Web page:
Posted by: josephsiry | November 5, 2013

Where do we put an additional third of our residents?

Beneath the tinted glasses how bright is your future?

Joseph V. Siry

 

” Over the next 40 years, demographers estimate that the U.S. population will surge by an additional 100 million people, to 400 million over all.”

“Relax, We’ll Be Fine,” By DAVID BROOKS.

New York Times, Published: April 5, 2010

 

Paul Ehrlich, Stanford biologist, criticizes the sentiment expressed by columnist David Brooks some three years ago in the midst of the worst recession the nation ever experienced. I say worst because of the numbers affected and the wealth lost when compared to a much smaller nation in 1930. With just over 41 people per square mile the nation’s population was about 120 million people during the start of the “Great Depression.” Currently 308 million people exist here at more than double the density of 88 people per square mile. The current economic stall has adversely affected, as many people or more than in the “dirty thirties.” But is there more beneath the surface of how much land we occupy or labor we use or to meet our country’s growing needs?

 

I am struck by what eighty to ninety-five million more Americans would mean for the nation. Many novices will look at states like Texas, Florida, Georgia and Arizona to suggest we have plenty of room. They of course disregard the water needed for those people, their hygiene, electricity and nutrition. While it does not all come down to water, I am struck by how many people just think of do we have the space for fifty more Manhattans or thirty more San Diegos. New York already needs the Catskill Mountains for its watershed to provide sufficient water and California drains the Colorado River and parts of the Sierra Nevada mountains. More people will mean the necessity for more forested mountains.

 

If the nation switched to geothermal energy sources, more folks could migrate to the arid western states, but water would have to be re-used several times over since the west is in the worst drought in centuries. But water is only a piece of the problem. Certainly adding more people means changing our dietary habits. Currently many American children receive insufficient food calories on a daily basis. Do we propose to feed the additional population as we have our existing residents? That too takes water, but food also requires fossil fuels to grow, transport, refrigerate, package and get to our tables. Some studies show ten calories of energy are needed to put one calorie of food into your diet. Can we sustain that sort of deficit for another forty-five years? Still there are people who think we have enough space for ninety million more neglecting the area needed for transportation, energy, watershed, and disposal of our un-recycled wastes.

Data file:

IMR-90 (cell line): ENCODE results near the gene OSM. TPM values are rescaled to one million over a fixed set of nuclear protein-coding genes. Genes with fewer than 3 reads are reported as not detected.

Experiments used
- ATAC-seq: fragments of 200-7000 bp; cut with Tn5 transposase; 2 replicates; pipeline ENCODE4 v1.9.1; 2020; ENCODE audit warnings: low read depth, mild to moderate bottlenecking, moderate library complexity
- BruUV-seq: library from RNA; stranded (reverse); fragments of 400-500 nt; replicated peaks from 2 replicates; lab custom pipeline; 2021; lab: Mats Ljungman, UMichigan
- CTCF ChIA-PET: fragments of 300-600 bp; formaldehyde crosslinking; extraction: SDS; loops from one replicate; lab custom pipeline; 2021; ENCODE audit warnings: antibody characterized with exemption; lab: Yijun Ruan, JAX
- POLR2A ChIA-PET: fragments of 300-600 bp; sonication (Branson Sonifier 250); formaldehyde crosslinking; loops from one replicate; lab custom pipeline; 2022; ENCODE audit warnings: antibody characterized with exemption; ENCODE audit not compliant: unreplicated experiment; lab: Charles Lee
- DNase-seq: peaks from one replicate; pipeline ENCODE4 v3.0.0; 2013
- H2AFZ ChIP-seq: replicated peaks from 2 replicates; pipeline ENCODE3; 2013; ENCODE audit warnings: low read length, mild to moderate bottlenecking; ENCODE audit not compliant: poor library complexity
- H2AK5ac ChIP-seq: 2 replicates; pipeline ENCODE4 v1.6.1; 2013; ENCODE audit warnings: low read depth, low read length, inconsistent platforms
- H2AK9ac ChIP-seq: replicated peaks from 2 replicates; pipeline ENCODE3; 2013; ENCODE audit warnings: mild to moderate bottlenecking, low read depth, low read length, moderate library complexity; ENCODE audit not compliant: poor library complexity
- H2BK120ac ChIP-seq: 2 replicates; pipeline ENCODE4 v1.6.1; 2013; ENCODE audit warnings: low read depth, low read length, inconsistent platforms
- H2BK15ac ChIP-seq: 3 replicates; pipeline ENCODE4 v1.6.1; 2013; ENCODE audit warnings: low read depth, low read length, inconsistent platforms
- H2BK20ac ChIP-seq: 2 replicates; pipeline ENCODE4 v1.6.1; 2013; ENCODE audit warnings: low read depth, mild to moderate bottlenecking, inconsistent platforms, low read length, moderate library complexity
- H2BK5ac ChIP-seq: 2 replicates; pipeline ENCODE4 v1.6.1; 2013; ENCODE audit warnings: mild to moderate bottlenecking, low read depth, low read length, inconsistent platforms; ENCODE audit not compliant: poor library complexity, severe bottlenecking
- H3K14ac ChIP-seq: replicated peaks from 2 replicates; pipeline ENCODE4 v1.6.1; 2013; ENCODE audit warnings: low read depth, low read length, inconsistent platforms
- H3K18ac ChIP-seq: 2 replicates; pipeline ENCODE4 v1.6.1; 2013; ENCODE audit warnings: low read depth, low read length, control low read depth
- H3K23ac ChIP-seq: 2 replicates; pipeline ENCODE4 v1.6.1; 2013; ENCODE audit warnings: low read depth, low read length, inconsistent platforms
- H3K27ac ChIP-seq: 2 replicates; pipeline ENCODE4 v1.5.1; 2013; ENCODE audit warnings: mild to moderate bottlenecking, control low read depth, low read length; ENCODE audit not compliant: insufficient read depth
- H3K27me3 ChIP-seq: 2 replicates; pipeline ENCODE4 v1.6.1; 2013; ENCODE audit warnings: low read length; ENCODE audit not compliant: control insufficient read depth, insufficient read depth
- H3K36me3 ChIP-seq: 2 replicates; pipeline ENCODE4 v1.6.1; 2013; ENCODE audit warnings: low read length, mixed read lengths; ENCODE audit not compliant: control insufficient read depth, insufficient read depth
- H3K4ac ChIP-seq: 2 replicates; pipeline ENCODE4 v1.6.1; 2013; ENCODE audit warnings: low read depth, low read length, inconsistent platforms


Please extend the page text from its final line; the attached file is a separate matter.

Land fills the size of mountains exist in many American cities to collect and store our refuse. Some regions make parks, golf courses, and even school sites out of these mounds. Additional people will require that sort of creative re-use of structures, places and dumps. Some Americans may be able to live at the density of existence that Japanese families take for granted. But our consumption of acres for roads, public institutions, and homes will have to change radically if water, food, and electricity will be sufficient for even fifty million more people. Critics will say that the Dutch use greenhouses for growing food and decorative plants, they build walls to keep out the flooding sea, and they preserve their farmland, orchards and fields. But there are few American regions that match the density of the Netherlands or Japan, we do not even match those nation’s transportation systems, let alone copy their regulations for land-use and water conservation.

 

When you hear people ignorantly suggest population growth is good remind them of what we need. Ask them are they prepared to live on the water use levels that Israel consumes where every new construction is required to have solar thermal installed? Ask if they are ready to set aside forests, fields, and sacred areas, as have the Japanese. And ask them if they will live as do the Dutch with very high levels of re-use of scarce materials and strict zoning for protecting agricultural and flood lands. I think you will find that–as we in America need a quarter of the world’s resources to sustain only four percent of the world’s population; and we borrow already more money than we produce to live as we do– we are not prepared to have forty, fifty, or sixty million more people in our already exhausted countryside. The U.S. Department of Agriculture reports, for example in one study, “The productivity of some lands has declined by 50% due to soil erosion and desertification.” In a comparative study, evidence that topsoil loss was occurring at a declining rate compared to 1982, but “In 2007, 99 million acres (28% of all cropland) were eroding above soil loss tolerance (T) rates. This compares to 169 million acres (40% of cropland) in 1982.” Thus before the great financial collapse we were still dangerously degrading nearly 100 million acres representing over a quarter of our arable land. 

Image Rice terraces in Ubud, Bali, Indonesia.

If more people are going to be here, ought we not do better to conserve our cropland, energy sources, and watersheds?

828 words.

 

http://mahb.stanford.edu/blog/overpopulation-and-the-collapse-of-civilization/ – comment-11585

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